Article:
Bánh xèo seems to be designed to be eaten as a family. The batter, filling ingredients, and veggies aren’t complicated to prepare, but they don’t make sense to be bought or made to be eaten by yourself.
You don’t just buy 1/4 pound of pork, 8 shrimps, or buy 1/4 head of lettuce. You kind of have to bump the volume to make each step worth the prep and to me, meals that are shared are a lot more fun anyway.
These crêpes take a little bit of prep time and organization, then you can just keep knocking these guys out faster than people can eat them.
I always found the name of bánh xèo interesting because the “xèo” refers to the sizzling sound it makes when you cook the batter. Its name loosely means “sizzling cake.” The sound is much more obvious when the batter hits a hot pan, but here’s some footage of one hissing from the heat:
I’ve heard many folks refer to bánh xèo as “that Viet egg thing” and it always took me a while to figure out what they were talking about, until they mention the filling has pork, shrimp, mung bean, bean sprouts and some green onion.
These crêpes are yellow and kinda look like omelettes–but! There are actually no eggs in here. It’s just turmeric powder that colors em yellow!
Bánh xèo is food meant to be eaten with your hands. You’ll always find a big plate of greens with a mix of herbs to go with it. You can substitute green leaf lettuce for the mustard greens in a pinch, and mint is the only must-have herb here with cilantro and Vietnamese perilla being the other commonly used ones. However you can really throw in whatever you like.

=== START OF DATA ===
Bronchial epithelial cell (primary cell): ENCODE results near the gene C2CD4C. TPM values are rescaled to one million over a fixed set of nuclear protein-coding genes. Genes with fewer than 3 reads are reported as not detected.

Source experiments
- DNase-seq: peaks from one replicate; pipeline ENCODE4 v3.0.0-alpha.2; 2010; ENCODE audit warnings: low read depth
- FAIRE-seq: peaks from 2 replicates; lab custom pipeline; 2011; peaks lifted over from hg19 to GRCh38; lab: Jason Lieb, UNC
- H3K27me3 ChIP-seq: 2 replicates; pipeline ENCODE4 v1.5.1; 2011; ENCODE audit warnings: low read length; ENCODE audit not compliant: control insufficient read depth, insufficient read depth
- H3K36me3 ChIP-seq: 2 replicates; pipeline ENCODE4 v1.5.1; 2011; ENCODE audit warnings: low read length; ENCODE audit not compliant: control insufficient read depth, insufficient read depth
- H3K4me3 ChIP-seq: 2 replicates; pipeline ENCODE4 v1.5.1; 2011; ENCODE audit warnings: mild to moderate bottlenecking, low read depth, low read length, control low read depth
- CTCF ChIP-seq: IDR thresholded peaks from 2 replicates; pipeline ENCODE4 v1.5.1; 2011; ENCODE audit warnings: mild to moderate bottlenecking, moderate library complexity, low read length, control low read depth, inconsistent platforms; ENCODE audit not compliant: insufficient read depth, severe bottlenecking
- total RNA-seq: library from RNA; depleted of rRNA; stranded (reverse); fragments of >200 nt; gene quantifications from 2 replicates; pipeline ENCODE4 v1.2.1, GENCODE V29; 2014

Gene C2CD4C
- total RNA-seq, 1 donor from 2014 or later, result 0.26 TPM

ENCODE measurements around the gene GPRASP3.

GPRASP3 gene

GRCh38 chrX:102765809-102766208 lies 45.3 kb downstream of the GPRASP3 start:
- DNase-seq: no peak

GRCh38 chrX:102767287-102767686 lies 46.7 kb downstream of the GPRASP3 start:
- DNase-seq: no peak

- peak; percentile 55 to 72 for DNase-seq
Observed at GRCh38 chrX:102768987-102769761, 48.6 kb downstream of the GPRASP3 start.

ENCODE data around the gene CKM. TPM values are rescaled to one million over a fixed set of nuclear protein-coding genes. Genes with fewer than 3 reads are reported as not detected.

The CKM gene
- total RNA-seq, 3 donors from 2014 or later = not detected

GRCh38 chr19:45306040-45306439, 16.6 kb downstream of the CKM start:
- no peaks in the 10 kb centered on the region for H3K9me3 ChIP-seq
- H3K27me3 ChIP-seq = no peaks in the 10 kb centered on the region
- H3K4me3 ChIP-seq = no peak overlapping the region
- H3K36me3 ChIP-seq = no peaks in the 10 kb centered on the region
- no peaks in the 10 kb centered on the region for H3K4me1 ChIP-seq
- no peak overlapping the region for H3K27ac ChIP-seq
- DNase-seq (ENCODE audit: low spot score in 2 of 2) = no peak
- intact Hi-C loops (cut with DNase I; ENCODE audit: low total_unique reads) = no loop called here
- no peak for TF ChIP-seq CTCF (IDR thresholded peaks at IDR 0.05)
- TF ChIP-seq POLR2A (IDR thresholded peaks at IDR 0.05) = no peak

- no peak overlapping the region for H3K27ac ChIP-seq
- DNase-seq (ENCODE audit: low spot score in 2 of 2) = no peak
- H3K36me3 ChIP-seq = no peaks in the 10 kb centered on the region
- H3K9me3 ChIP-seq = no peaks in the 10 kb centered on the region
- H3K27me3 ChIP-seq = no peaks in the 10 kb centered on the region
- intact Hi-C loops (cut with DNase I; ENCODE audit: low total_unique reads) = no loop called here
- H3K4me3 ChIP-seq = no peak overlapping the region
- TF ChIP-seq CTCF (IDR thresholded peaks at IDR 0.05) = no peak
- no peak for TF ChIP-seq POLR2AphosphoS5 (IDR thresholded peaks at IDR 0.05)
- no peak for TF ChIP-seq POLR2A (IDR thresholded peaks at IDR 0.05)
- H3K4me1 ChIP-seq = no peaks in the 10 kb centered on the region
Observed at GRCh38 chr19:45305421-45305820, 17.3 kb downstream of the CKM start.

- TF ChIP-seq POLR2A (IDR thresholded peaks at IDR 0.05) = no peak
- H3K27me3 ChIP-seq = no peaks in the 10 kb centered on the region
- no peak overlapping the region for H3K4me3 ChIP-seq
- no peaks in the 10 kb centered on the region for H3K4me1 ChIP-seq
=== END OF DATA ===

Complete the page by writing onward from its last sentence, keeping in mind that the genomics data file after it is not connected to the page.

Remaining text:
Early versions of bánh xèo were probably made with rice flour without the use of wheat flour. It can work for you too, but using wheat flour helps these fellas develop that nice browning color as it crisps up in the pan.
I usually get rice flour pre-made in bags at Asian grocery stores. If that’s not an option for you, health food stores like Whole Foods carries it. As a last resort, you can make it yourself if you have a nice blender, but we’ll save that for another post.
This dish is always a treat to me since I rarely get to eat it. It’s also an awesome choice to cook for a group because it’s affordable. You can spend $20 for enough crepes to satisfy 4-5 bellies!
Huy Prep: 10 mins Cook: 40 mins Total: 50 minsServings: 12 crêpes
- 9 ounces rice flour
- 3 ounces all-purpose wheat flour
- 2-3 teaspoon turmeric
- 3.5 cups water
- 1 can coconut cream (14 oz / 400 ml) if unavailable, use coconut milk
- 1 teaspoon salt
- 1 sprig green onion ~6-7 leaves, chopped about 1-2 cm long
- 1 pound shrimp without heads sized 45/50 or 60/70
- 1.5 pounds pork belly
- 1 medium onion thinly sliced
- 1-1.5 pounds bean sprouts
- 1/2 cup dry mung beans optional
- mustard greens caỉ xanh
- cilantro optional
- Vietnamese perilla tía tô, optional
- Vietnamese fish sauce
- Combine all batter ingredients except scallions in a large bowl for at least 3 hours, or overnight. Add scallions only right before making the crêpes.
- Steam or soak mung beans in water until soft
- Boil pork until cooked through. Slice thinly.
- Wash bean sprouts and veggies
Making Banh Xeo – Each crêpe takes about 5-7 minutes
- On medium-high heat add 1-2 teaspoons of oil and some onions
- Immediately add a few pieces of pork and shrimp. Sauté, lightly mixing until very lightly browned.
- Pour in some batter and quickly tilt & rotate the pan so the batter is evenly spread. Add more batter if it wasn’t enough to cover the pan.
- Add some mung beans, bean sprouts, and cover with a lid for 2-3 minutes, or until bean sprouts are slightly cooked. The batter should also be slightly cooked and transparent around the edges.
- Remove the lid, lower heat to medium and wait for the crêpe to become crisp. Fold in half, transfer to a plate and serve immediately.